Marketing 101 - Never bring up your competitors, it only takes the spotlight off of your product, and could back fire depending on the consumer. Especially when the competitive issue is two years old and has since been resolved. Nokia has not only ignored those principles, but actually paying someone to do it. I will enjoy seeing them crash and burn.



    Guess Apple missed that class.
  • solipsismxsolipsismx Posts: 19,566member
    Quote:
    Originally Posted by irnchriz View Post


    I thought that the new Nokia handsets for wp7 were pretty good and if I was looking for an alternative to ios it would be my first point of call.



    Me too. It's good enough to replace my iPhone but it's my second choice, along with Nokia's Lumia HW.



    Quote:

    These adverts seem unnecessary as the new nokia handsets looks like a decent product. Maybe they are not confident in it and just need to create click bait vids?



    NasserAE noted that they seem more like MS ads than Nokia ads. I agree. This has MS's fingerprints all over it.
  • red oakred oak Posts: 525member
    Pathetic. Reminds me of Blackberry's smug "Amateur Hour is Over" effort



    2012 is a big year. We are going to know very soon whether Windows Mobile and Windows 8 tablets are viable. I'm betting that they're not
  • stelligentstelligent Posts: 2,680member
    There is no denying that smartphone antennae in general are not as good as those on past feature phones (haven't had a feature phone in some time and so don't know what they are like). There is no denying that past BBs had better reception, in general, than many (most?) current smartphones.



    But what's also true is that smartphones are computers first and phones second (third?). We accept the shortcomings that accompany the greater utility.
  • panupanu Posts: 135member
    What is it with this -gate stuff? The Watergate burglary happened almost 40 years ago, and even then, -gate was only the third syllable of the name of the condominium where the burglary happened. Many peoplegate reading this columngate were not even alivegate back then. Isn't it timegate to end the neologismgate with the gategate? Or must everything be written in this dialect of pig Latin?



    Now we have heatgate, antennagate, tyopgate, misspellinggate, paperjamgate, and so on ad nauseam. Can't creative writers think of something creative? Or is this a creativitygate, too?



    To put it in blogger language: We have had a plethora of multiple disparate gategates, and it is time to shutter the practice.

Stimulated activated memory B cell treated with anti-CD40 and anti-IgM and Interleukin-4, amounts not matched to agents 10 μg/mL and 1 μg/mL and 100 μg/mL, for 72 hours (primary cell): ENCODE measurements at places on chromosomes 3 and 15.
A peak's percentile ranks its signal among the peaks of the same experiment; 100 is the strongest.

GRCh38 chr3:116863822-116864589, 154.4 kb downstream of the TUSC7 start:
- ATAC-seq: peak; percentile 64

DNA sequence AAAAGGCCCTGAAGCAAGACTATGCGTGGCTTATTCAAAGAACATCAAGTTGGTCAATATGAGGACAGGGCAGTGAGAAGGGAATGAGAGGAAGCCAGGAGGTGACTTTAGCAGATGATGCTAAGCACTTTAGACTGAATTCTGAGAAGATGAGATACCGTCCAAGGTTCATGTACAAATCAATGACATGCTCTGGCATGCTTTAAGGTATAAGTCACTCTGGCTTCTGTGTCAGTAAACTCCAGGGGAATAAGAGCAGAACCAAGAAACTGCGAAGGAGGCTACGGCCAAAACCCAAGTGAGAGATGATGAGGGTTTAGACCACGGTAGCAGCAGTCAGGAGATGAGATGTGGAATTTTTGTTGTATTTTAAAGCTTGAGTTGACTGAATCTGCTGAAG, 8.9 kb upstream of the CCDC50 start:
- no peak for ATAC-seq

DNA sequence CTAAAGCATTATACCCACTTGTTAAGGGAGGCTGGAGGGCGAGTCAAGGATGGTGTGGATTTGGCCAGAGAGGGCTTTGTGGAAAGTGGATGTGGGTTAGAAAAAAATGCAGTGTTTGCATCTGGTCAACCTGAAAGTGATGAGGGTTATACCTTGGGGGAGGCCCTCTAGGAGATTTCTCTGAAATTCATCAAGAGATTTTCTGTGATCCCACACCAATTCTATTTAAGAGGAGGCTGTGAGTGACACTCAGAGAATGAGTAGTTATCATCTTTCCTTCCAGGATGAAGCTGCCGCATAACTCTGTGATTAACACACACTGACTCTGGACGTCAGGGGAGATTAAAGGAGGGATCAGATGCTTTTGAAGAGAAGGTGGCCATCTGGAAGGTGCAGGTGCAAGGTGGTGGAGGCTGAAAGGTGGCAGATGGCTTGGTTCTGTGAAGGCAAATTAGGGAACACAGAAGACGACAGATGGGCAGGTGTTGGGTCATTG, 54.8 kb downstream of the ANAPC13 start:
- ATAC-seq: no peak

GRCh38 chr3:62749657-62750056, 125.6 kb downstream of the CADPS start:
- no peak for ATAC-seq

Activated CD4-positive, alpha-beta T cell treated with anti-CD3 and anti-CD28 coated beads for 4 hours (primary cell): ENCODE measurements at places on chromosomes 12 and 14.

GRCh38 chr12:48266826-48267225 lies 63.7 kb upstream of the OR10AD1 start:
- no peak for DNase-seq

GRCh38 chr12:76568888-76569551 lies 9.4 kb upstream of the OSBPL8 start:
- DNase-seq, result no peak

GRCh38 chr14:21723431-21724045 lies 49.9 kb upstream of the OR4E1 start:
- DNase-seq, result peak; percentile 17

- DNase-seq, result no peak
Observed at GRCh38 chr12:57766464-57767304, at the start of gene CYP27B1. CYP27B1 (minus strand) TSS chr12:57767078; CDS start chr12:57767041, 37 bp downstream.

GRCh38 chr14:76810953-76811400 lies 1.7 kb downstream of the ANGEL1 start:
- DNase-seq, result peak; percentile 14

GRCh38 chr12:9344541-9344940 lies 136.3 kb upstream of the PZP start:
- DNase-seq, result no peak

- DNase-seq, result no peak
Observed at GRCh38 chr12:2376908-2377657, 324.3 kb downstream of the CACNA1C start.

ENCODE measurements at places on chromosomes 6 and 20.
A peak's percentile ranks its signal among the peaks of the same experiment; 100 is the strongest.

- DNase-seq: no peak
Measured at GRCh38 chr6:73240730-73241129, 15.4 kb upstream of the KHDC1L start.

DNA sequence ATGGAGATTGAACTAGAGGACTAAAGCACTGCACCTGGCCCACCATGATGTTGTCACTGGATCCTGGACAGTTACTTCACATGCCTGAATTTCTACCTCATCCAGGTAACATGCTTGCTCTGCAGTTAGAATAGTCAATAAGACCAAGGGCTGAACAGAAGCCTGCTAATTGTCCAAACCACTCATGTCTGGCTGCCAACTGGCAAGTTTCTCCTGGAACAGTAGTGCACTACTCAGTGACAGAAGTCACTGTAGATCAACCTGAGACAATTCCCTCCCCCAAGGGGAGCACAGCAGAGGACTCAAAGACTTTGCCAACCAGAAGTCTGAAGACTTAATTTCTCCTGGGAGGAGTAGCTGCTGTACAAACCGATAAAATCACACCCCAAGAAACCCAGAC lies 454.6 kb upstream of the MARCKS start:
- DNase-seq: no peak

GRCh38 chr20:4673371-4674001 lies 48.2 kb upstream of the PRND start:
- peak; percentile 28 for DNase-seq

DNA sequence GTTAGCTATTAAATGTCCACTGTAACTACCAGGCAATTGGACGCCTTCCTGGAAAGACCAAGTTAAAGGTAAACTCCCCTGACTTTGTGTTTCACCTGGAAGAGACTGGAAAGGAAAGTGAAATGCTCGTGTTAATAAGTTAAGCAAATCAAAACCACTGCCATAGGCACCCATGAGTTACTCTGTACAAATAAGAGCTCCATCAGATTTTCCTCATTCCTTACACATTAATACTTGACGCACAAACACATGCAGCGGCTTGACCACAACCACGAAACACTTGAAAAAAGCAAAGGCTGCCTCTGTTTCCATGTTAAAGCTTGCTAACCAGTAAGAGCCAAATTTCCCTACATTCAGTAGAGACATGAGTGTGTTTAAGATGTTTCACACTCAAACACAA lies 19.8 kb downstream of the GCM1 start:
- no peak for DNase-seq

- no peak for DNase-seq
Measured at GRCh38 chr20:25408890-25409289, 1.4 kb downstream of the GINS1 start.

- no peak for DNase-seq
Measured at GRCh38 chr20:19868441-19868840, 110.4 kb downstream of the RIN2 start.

• rabbit_coachrabbit_coach Posts: 1,114member
    Quote:
    Originally Posted by astrubhar View Post


    Way to trash your brand.



    After seeing this Adds, who is ever going to buy these phones. The Adds maybe funny for everyone that loves his/her iPhone and/or has followed all the "antennagate", but anybody without this background will be repulsed by this awfully ugly vid.
  • paul94544paul94544 Posts: 1,027member
    You are forgeting that not everyone is into tech like you and me. Most people actually have lives and when they see the ads will subconsciously start being the effect it. It is a perfect example of FUD in operation. Apple and all companies do the same thing. It is all a part of fooling (I mean marketing) the public.



    So the next time said consumer is comparison shopping the doubt will be there (even if it is not true) Business is all about perception and that's advertisings job, to influence perception.
  • rbonnerrbonner Posts: 590member
    Yeah, no way this can backfire.
  • splash-reversesplash-reverse Posts: 648member
    Quote:
    Originally Posted by AppleInsider View Post




    In an effort to draw attention to [...] Lumia 710 in the US via T-Mobile, but after rapidly falling out of even that carrier's top three phones...



    ...




    That's it. History is repeating it self again. I have to stop you there. This is so last year's last.
  • nicolbolasnicolbolas Posts: 254member
    Quote:
    Originally Posted by EricTheHalfBee View Post


    People who live in glass houses...



    I would be inclined to agree with you, but isn't that a page from a Nokia manual TELLING the user they could mess it up? =.=



    Apple was perfectly fine until they denied it



    Shoulda just said that they had made a mistake and than just fixed it.